user input is valid or not.

The Compiler Technology

The development of FARE was a result of the proponent’s interest to help computer science students, 4th year level visualize the importance of automata theory, since compilers are products of this. A compiler is a program that reads a program in one language, the source language and translates it into another program – the target language. An important component of compiler is the error handler that reports errors to the user if it encounters errors in the source program in the translation process [Aho, Sethi, & Ullman 1986]. A compiler conceptually operates using the following phases, namely: lexical analyzer, syntax analyzer, semantic analyzer, intermediate code, code optimizer, and code generator, which eventually produces the target language out of the different components of compiler since this study evolved in compiler technology.

The lexical analyzer is the phase that reads the characters in the source program (expressions) and groups them into a stream of tokens in which each token represents a logical sequence of characters. Examples of tokens are variables, keywords, and operators. These tokens are then grouped by the syntax analyzer into grammatical phrases, which are used by the compiler to synthesize outputs. A context-free grammar (CFG) or a parse tree may represent the grammatical phrases of the source program. The semantic analyzer is the phase that checks the program for logical errors and gathers type of information for code-generation. This phase uses a hierarchical structure determined by the syntax analyzer to identify the operator ad operands of expressions. The intermediate code generation then follows, which produces a program for an abstract machine. Then this intermediate code is improved and optimized in the code optimizer to result a fast-running machine.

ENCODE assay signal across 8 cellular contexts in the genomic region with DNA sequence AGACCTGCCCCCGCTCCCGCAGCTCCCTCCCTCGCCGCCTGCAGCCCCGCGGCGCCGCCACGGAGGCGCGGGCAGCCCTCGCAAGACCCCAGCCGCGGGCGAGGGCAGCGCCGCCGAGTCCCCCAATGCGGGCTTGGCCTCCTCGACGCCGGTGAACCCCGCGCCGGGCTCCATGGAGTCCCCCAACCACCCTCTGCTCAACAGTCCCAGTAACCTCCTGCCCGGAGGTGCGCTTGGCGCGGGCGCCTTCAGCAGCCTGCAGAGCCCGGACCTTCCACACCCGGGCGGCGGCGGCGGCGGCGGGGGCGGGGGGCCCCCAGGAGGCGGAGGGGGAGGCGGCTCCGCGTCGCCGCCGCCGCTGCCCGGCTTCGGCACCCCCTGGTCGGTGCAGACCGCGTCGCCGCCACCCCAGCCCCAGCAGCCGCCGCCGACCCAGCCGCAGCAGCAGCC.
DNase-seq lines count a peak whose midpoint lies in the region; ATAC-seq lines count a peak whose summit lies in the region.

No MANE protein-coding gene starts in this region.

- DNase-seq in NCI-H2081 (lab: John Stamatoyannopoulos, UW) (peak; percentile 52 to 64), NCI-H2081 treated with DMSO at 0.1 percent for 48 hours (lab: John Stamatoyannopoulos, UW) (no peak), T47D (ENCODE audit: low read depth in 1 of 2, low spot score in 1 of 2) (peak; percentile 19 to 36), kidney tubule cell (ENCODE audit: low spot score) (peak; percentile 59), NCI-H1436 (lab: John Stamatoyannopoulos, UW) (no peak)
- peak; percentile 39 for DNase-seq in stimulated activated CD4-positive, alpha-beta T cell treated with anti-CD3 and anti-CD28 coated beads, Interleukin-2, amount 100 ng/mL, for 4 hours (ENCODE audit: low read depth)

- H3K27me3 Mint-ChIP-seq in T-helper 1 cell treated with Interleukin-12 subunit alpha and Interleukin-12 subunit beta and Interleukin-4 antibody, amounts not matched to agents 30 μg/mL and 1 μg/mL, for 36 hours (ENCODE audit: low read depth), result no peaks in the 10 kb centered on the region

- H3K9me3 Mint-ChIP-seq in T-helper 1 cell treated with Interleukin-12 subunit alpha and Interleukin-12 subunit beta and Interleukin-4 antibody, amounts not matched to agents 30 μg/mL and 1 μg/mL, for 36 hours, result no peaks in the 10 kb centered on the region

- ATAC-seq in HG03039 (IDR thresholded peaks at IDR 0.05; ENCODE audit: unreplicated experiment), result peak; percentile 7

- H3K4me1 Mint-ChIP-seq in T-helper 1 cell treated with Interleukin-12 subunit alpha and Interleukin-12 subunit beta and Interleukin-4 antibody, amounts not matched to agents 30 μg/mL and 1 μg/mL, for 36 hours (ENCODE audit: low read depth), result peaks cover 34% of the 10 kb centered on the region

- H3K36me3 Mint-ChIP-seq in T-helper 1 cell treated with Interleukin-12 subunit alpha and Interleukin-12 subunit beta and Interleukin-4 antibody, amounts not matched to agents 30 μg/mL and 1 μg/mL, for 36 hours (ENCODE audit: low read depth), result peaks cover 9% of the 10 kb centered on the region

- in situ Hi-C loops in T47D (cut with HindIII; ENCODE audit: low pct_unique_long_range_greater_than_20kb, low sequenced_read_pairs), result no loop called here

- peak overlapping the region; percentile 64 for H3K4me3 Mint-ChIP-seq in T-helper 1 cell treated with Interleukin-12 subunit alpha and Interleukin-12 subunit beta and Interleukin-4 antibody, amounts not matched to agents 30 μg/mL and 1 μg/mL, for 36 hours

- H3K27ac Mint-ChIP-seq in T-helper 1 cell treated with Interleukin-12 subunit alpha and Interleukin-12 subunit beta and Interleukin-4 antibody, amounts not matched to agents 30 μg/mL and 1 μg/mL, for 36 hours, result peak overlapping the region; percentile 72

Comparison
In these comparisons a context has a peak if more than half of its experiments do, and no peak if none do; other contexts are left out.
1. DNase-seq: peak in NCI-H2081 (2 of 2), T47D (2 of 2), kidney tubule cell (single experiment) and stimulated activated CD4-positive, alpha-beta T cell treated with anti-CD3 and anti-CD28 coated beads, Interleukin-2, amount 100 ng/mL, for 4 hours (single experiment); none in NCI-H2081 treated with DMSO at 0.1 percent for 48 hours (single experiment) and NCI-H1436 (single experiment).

The last phase of the compiler is the code generator that produces the target program, which is a machine code or assembly code. The symbol table manager that interacts with the six phases of compiler (as shown in Figure 1.1) contains the symbol table, which is a data structure containing a record for each identifier, with fields for each identifier’s attributes. This data structure allows for the finding of records for each identifier quickly and for the storage and retrieval of data. When the compiler, particularly the lexical analyzer detects an identifier in the source program or in the expression, this identifier is stored into the table. The error handler is used whenever the compiler encounters errors. This is done so that any of the phases that encounter error can deal with it. The proponent believed that the most critical phases of compiler are the first two phases. Hence, he wished to develop FARE, the software that focused on these two phases of compiler that is the lexical and syntax analyzer. This software reads from inputs (alphabet component) then generates some syntax rules (rule definition component) and phases every character of input string to check its validity based on the rules generated.